The National Petroleum Authority (NPA) has launched a Bulk Road Vehicle (BRV) tracking scheme and special handbook on Bulk Liquefied Petroleum Gas (LPG) storage installations.
The BRV Tracking System consists of a Global Position System (GPS), sensors and web-based monitoring application software.
It is expected to help address challenges such as product theft and compromised quality and fraudulent freight claims associated with the transportation of petroleum products across Ghana via BRVs.
The Handbook, on the other hand, seeks to guide the design, installation and operation of LPG storage facilities nationwide.
Speaking at the launch recently in Accra under the theme: ‘Fueling Ghana’s Economy Through Transparent Fuel Supply Chain,’ the Ag. Chief Executive Officer (CEO) of NPA, Alhassan Tampuli, indicated that the introduction of the BRV Tracking Scheme was a demonstration of NPA’s commitment to improving standards and controls in the distribution of petroleum products in the petroleum downstream industry.
He said, “All sectors of the economy can benefit from an efficiently managed downstream oil sector that delivers the petroleum products in the right quantity and at the quality required at relatively least cost.”
According to him, “Adequate and reliable transport service for the petroleum downstream sector is essential for economic development.”
“The Authority, through the Primary Distribution Margin (PDM) and the Unified Petroleum Price Fund (UPPF), finances and manages the freight cost associated with the primary and secondary transportation of petroleum products in the country.”
There are more than 3,500 registered BRVs in the petroleum downstream industry, transporting 98% of the volume of petroleum products moved within the country, said Mr. Tampuli.
He said that “this mode of distributing fuel is beset with numerous challenges, including transit product shortages and false haulage claims.”
Due to the absence of an effective tracking system, he noted, petroleum service providers exploited the lack of capacity of the UPPF Secretariat to independently confirm the delivery of petroleum products to the retail outlets and subjected the Fund to abuse through the presentation of false claims for cost incurred for the transportation of petroleum products.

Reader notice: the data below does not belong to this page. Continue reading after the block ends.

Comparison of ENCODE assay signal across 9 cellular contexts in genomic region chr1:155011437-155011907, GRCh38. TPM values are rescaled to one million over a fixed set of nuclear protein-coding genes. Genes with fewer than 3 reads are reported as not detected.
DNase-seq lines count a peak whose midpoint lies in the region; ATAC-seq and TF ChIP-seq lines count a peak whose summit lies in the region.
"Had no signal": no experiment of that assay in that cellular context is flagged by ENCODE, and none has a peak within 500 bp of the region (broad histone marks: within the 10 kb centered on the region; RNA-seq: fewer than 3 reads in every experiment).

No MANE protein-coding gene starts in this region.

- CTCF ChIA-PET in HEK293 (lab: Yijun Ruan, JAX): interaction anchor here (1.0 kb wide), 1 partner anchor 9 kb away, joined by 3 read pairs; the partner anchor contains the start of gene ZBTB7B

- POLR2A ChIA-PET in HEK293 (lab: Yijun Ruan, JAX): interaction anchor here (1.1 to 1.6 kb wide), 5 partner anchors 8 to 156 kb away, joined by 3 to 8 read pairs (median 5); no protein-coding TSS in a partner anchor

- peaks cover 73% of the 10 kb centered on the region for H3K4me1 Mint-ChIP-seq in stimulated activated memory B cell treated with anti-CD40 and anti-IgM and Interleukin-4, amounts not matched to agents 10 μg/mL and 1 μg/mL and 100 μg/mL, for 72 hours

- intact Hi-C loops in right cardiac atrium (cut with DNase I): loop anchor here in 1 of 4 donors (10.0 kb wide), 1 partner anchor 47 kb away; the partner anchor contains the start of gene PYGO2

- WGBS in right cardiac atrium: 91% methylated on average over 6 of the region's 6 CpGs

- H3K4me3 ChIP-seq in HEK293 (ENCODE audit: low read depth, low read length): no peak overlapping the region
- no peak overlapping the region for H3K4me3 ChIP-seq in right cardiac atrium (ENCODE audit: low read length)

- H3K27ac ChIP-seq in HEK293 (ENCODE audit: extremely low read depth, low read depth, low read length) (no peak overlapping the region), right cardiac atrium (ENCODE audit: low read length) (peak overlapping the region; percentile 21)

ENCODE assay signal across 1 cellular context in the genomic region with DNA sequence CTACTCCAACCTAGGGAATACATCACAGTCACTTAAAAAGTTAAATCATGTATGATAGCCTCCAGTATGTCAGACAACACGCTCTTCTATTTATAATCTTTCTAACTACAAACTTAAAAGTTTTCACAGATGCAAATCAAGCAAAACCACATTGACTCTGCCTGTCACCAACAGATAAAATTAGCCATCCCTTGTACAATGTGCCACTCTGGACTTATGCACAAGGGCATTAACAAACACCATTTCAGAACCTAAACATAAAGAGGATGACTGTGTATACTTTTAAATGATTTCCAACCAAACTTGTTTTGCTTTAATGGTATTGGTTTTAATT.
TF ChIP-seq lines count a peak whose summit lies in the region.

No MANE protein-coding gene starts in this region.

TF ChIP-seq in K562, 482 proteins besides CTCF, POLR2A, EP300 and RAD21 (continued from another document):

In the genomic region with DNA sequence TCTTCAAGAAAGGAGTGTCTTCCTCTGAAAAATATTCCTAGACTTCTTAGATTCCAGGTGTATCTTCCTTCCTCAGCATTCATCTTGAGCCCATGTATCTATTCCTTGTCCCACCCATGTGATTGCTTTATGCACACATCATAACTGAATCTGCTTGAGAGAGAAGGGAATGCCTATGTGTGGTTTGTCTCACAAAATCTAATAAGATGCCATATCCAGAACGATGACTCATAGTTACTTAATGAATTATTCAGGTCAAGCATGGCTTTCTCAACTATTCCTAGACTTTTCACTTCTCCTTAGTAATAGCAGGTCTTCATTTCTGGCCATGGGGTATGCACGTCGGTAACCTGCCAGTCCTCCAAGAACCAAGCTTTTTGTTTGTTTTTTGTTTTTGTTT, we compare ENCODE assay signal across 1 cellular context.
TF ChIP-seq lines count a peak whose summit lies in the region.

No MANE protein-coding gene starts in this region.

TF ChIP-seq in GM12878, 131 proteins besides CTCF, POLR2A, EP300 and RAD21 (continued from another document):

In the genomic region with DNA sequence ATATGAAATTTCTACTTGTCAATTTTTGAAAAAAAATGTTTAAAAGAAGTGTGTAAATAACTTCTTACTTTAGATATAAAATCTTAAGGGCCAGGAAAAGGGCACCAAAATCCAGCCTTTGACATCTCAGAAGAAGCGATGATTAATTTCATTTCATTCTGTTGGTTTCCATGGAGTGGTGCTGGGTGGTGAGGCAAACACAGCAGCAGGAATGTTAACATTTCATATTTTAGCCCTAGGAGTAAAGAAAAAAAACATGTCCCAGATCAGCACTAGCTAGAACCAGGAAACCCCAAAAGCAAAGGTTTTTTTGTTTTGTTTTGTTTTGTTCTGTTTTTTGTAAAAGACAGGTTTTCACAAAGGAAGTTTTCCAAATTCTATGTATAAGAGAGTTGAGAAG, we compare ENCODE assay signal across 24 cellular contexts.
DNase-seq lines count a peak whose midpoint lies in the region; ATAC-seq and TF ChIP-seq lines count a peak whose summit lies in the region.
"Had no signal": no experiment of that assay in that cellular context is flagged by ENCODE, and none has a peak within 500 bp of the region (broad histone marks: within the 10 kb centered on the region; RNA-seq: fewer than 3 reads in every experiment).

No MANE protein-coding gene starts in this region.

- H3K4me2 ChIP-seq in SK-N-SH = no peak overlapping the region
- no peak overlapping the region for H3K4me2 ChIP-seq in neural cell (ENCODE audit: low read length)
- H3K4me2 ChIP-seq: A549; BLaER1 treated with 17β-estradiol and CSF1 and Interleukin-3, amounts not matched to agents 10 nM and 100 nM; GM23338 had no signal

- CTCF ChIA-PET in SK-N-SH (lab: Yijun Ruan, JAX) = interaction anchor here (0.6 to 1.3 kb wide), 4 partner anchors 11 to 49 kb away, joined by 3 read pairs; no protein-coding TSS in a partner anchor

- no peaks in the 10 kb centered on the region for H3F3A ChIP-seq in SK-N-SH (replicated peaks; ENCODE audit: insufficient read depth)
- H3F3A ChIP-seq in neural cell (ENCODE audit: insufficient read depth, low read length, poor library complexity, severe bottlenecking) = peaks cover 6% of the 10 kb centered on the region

“It was common knowledge for service providers to present freight claims for the delivery of petroleum products to Tamale and locations in the northern part of the country while in actual fact the products were delivered to Accra and its environs.”
“It was estimated that the revenue loss as a result of these fraudulent practices amounted to 12.3% of annual freight paid. In 2014, the projected revenue loss was about GH¢43 million. This situation threatened the sustainability of the Fund,” he said.
Mr. Tampuli indicated that “since the introduction of the Scheme, revenue loss as a result of false freight claims has reduced from 12.3% in 2014 to 2.3% of total freight paid as at December 2016. Savings made are in excess of GH¢34 million per year.”
He said more work must be done to ensure that the 2.4 percent false freight claims, which he said represented an amount of about GH¢8 million, was cleared.
Parliament in January 2017 passed into law the National Petroleum Authority (Bulk Road Vehicle Tracking and Volume Monitoring) Regulations Legislative Instrument (L.I 2251).
Minister of Energy, Boakye Agyarko, in a statement read on his behalf at the launch, said government was committed to ensuring the regular supply of petroleum products to all parts of the country through a cost-effective and efficient distribution system, calling for the development of the other transport networks such as railways to aid in the transportation of bulk oil products.
He also urged players in the download stream petroleum industry to take safety measures very seriously to prevent unnecessary destruction of human lives and properties.
By Melvin Tarlue